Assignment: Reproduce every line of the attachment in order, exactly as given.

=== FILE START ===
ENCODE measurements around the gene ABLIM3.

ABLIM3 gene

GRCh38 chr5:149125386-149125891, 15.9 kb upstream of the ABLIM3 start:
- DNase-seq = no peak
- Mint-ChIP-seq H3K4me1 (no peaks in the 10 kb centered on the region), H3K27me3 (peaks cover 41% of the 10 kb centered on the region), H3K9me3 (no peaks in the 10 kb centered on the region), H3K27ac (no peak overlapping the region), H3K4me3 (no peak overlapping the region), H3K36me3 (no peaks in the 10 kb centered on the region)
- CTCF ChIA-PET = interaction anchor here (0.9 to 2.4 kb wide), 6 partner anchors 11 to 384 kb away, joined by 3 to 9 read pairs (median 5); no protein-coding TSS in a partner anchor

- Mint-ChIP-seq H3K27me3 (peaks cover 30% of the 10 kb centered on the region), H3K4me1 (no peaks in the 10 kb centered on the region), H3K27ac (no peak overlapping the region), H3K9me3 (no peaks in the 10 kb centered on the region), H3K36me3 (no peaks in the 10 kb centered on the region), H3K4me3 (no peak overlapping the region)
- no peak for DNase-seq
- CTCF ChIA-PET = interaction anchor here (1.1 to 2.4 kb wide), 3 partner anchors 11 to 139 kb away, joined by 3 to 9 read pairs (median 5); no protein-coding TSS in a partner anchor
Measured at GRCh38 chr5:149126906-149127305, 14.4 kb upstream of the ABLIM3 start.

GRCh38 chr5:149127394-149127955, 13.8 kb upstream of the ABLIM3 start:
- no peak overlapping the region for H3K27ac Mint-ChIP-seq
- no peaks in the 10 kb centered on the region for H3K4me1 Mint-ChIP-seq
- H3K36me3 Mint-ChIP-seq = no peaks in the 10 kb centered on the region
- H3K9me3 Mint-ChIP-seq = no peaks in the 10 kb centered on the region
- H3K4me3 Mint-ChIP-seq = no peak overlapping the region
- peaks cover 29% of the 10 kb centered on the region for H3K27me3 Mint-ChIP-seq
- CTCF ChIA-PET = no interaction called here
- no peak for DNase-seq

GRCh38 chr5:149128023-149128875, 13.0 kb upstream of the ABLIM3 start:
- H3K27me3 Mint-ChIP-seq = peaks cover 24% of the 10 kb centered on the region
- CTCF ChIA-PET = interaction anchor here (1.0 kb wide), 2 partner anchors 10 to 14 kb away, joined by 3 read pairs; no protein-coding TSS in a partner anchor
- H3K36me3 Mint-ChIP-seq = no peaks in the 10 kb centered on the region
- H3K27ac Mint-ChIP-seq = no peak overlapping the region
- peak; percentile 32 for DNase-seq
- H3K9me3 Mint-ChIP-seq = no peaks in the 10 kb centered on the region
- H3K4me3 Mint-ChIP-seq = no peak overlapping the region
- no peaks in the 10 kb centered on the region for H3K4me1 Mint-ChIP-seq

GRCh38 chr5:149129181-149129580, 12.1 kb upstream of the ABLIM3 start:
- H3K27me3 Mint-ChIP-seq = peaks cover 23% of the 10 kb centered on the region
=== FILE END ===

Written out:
ENCODE measurements around the gene ABLIM3.

ABLIM3 gene

GRCh38 chr5:149125386-149125891, 15.9 kb upstream of the ABLIM3 start:
- DNase-seq = no peak
- Mint-ChIP-seq H3K4me1 (no peaks in the 10 kb centered on the region), H3K27me3 (peaks cover 41% of the 10 kb centered on the region), H3K9me3 (no peaks in the 10 kb centered on the region), H3K27ac (no peak overlapping the region), H3K4me3 (no peak overlapping the region), H3K36me3 (no peaks in the 10 kb centered on the region)
- CTCF ChIA-PET = interaction anchor here (0.9 to 2.4 kb wide), 6 partner anchors 11 to 384 kb away, joined by 3 to 9 read pairs (median 5); no protein-coding TSS in a partner anchor

- Mint-ChIP-seq H3K27me3 (peaks cover 30% of the 10 kb centered on the region), H3K4me1 (no peaks in the 10 kb centered on the region), H3K27ac (no peak overlapping the region), H3K9me3 (no peaks in the 10 kb centered on the region), H3K36me3 (no peaks in the 10 kb centered on the region), H3K4me3 (no peak overlapping the region)
- no peak for DNase-seq
- CTCF ChIA-PET = interaction anchor here (1.1 to 2.4 kb wide), 3 partner anchors 11 to 139 kb away, joined by 3 to 9 read pairs (median 5); no protein-coding TSS in a partner anchor
Measured at GRCh38 chr5:149126906-149127305, 14.4 kb upstream of the ABLIM3 start.

GRCh38 chr5:149127394-149127955, 13.8 kb upstream of the ABLIM3 start:
- no peak overlapping the region for H3K27ac Mint-ChIP-seq
- no peaks in the 10 kb centered on the region for H3K4me1 Mint-ChIP-seq
- H3K36me3 Mint-ChIP-seq = no peaks in the 10 kb centered on the region
- H3K9me3 Mint-ChIP-seq = no peaks in the 10 kb centered on the region
- H3K4me3 Mint-ChIP-seq = no peak overlapping the region
- peaks cover 29% of the 10 kb centered on the region for H3K27me3 Mint-ChIP-seq
- CTCF ChIA-PET = no interaction called here
- no peak for DNase-seq

GRCh38 chr5:149128023-149128875, 13.0 kb upstream of the ABLIM3 start:
- H3K27me3 Mint-ChIP-seq = peaks cover 24% of the 10 kb centered on the region
- CTCF ChIA-PET = interaction anchor here (1.0 kb wide), 2 partner anchors 10 to 14 kb away, joined by 3 read pairs; no protein-coding TSS in a partner anchor
- H3K36me3 Mint-ChIP-seq = no peaks in the 10 kb centered on the region
- H3K27ac Mint-ChIP-seq = no peak overlapping the region
- peak; percentile 32 for DNase-seq
- H3K9me3 Mint-ChIP-seq = no peaks in the 10 kb centered on the region
- H3K4me3 Mint-ChIP-seq = no peak overlapping the region
- no peaks in the 10 kb centered on the region for H3K4me1 Mint-ChIP-seq

GRCh38 chr5:149129181-149129580, 12.1 kb upstream of the ABLIM3 start:
- H3K27me3 Mint-ChIP-seq = peaks cover 23% of the 10 kb centered on the region